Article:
Verrecchia’s University Café on Glasgow’s Byres Road has a huge queue leading from its iconic shop front onto the pavement outside. Throughout the day there’ll be a constant stream of people stopping here for an ice cream cone or tub, or perhaps one of these Oysters that are so awkward to eat but that you’re still drawn to, destined to spill it all over your shirt. A hundred yards or so to the north, side-by-side, there’s a Nardini’s and a Crolla’s doing a roaring trade – even on a typically miserable Glasgow day such as this, where dark clouds make a rainstorm feel less of a threat than an inevitability.
This is one of the busiest streets in Scotland’s biggest city, but you can be sure that something identical is happening across the country. In Edinburgh, Dundee, St. Andrews, and every town whether coastal or mainland in between. How did this cold, luxury item become such a treasured tradition in Scotland?
It’s what writer and café owner Joe Pieri describes as: ‘A story of what can be achieved by people of lowly and underprivileged beginnings, with little or no education, and with nothing to rely on except their own inner strength and determination to survive and prosper.’ It’s also, he says, ‘a story of how immigrants can enrich and bring a new dimension and flavour to the customs and culture of their adopted land.’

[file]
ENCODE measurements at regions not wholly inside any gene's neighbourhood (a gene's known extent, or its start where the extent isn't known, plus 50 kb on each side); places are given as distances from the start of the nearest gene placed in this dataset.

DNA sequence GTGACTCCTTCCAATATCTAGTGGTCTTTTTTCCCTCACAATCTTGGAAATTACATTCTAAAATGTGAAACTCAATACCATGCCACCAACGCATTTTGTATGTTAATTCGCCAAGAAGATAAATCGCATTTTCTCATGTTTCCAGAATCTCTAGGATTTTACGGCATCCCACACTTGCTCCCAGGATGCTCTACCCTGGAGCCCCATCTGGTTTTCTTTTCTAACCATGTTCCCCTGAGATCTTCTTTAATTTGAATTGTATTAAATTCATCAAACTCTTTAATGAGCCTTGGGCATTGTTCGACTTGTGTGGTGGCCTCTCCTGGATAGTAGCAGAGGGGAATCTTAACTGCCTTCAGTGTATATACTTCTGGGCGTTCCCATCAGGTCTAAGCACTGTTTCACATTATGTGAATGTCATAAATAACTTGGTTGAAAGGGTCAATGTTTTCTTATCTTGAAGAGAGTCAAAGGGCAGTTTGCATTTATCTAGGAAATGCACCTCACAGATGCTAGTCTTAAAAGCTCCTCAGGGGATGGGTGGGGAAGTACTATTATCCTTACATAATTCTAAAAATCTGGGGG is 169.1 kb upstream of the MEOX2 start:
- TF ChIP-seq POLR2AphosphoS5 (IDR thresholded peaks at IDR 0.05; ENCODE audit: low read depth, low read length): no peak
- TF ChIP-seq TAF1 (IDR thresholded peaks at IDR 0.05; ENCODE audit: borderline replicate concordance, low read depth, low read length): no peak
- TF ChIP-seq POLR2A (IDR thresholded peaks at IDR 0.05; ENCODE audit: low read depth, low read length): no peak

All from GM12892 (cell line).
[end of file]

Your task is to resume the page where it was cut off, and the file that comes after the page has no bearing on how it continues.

To begin this story, we need to set the scene in late nineteenth century Italy.
This was a country that had been involved in wars of independence for most of its recent history. It’s hard to believe now, but back then malaria was a big killer and a very real danger. Italians didn’t have the same basic human rights the people of Britain – and America – enjoyed. Northern Italy benefited from the discoveries of the industrial revolution, but the South – despite its obvious beauty – wasn’t a great place to be, with an industry based on backbreaking agricultural work that offered little financial reward.
‘It was third world,’ Joe Giacopazzi tells me, from his home in Milnathort, Scotland. So the Giacopazzis came to Scotland.
Lots of Italians left their homeland around this time. Many settled in London, but they graced almost all of mainland Britain. Some paid a hefty fee to be taken across the Atlantic Ocean, only to be dropped off at Portobello, starting a new life in Edinburgh by accident rather than design. Some, like Emilio Giacopazzi, chose Scotland.